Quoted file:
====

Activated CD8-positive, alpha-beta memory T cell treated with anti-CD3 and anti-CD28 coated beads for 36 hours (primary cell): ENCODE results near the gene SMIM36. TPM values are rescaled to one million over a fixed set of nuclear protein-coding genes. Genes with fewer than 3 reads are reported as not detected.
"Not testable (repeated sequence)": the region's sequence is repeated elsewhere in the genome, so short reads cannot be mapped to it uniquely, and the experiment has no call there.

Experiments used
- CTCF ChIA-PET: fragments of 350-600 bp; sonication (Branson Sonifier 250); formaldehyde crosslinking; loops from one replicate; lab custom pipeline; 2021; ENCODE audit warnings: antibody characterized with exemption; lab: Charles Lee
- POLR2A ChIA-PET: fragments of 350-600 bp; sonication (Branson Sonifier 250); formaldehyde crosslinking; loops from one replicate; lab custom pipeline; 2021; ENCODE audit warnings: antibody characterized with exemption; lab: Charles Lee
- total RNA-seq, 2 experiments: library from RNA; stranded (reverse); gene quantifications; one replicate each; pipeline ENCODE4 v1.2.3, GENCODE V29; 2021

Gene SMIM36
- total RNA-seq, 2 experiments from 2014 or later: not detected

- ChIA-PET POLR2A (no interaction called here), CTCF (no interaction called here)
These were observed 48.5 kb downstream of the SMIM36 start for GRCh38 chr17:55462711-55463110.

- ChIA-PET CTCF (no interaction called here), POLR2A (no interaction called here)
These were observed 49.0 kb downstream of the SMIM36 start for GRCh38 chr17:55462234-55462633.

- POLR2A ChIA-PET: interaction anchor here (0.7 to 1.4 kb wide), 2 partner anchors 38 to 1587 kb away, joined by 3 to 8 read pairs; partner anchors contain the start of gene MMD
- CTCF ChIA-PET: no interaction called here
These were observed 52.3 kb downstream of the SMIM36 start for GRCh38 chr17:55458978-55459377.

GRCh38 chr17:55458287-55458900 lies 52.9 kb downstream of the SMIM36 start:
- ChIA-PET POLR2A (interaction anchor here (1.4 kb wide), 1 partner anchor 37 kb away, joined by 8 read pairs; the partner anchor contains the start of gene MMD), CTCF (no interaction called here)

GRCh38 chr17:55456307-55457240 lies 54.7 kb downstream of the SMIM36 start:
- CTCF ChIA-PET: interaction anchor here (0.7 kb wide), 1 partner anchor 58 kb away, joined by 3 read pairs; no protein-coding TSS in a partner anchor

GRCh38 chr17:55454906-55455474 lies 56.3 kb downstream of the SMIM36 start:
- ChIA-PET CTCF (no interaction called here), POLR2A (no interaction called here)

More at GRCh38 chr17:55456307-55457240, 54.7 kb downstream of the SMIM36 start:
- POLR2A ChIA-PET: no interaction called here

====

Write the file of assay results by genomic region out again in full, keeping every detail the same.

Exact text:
Activated CD8-positive, alpha-beta memory T cell treated with anti-CD3 and anti-CD28 coated beads for 36 hours (primary cell): ENCODE results near the gene SMIM36. TPM values are rescaled to one million over a fixed set of nuclear protein-coding genes. Genes with fewer than 3 reads are reported as not detected.
"Not testable (repeated sequence)": the region's sequence is repeated elsewhere in the genome, so short reads cannot be mapped to it uniquely, and the experiment has no call there.

Experiments used
- CTCF ChIA-PET: fragments of 350-600 bp; sonication (Branson Sonifier 250); formaldehyde crosslinking; loops from one replicate; lab custom pipeline; 2021; ENCODE audit warnings: antibody characterized with exemption; lab: Charles Lee
- POLR2A ChIA-PET: fragments of 350-600 bp; sonication (Branson Sonifier 250); formaldehyde crosslinking; loops from one replicate; lab custom pipeline; 2021; ENCODE audit warnings: antibody characterized with exemption; lab: Charles Lee
- total RNA-seq, 2 experiments: library from RNA; stranded (reverse); gene quantifications; one replicate each; pipeline ENCODE4 v1.2.3, GENCODE V29; 2021

Gene SMIM36
- total RNA-seq, 2 experiments from 2014 or later: not detected

- ChIA-PET POLR2A (no interaction called here), CTCF (no interaction called here)
These were observed 48.5 kb downstream of the SMIM36 start for GRCh38 chr17:55462711-55463110.

- ChIA-PET CTCF (no interaction called here), POLR2A (no interaction called here)
These were observed 49.0 kb downstream of the SMIM36 start for GRCh38 chr17:55462234-55462633.

- POLR2A ChIA-PET: interaction anchor here (0.7 to 1.4 kb wide), 2 partner anchors 38 to 1587 kb away, joined by 3 to 8 read pairs; partner anchors contain the start of gene MMD
- CTCF ChIA-PET: no interaction called here
These were observed 52.3 kb downstream of the SMIM36 start for GRCh38 chr17:55458978-55459377.

GRCh38 chr17:55458287-55458900 lies 52.9 kb downstream of the SMIM36 start:
- ChIA-PET POLR2A (interaction anchor here (1.4 kb wide), 1 partner anchor 37 kb away, joined by 8 read pairs; the partner anchor contains the start of gene MMD), CTCF (no interaction called here)

GRCh38 chr17:55456307-55457240 lies 54.7 kb downstream of the SMIM36 start:
- CTCF ChIA-PET: interaction anchor here (0.7 kb wide), 1 partner anchor 58 kb away, joined by 3 read pairs; no protein-coding TSS in a partner anchor

GRCh38 chr17:55454906-55455474 lies 56.3 kb downstream of the SMIM36 start:
- ChIA-PET CTCF (no interaction called here), POLR2A (no interaction called here)

More at GRCh38 chr17:55456307-55457240, 54.7 kb downstream of the SMIM36 start:
- POLR2A ChIA-PET: no interaction called here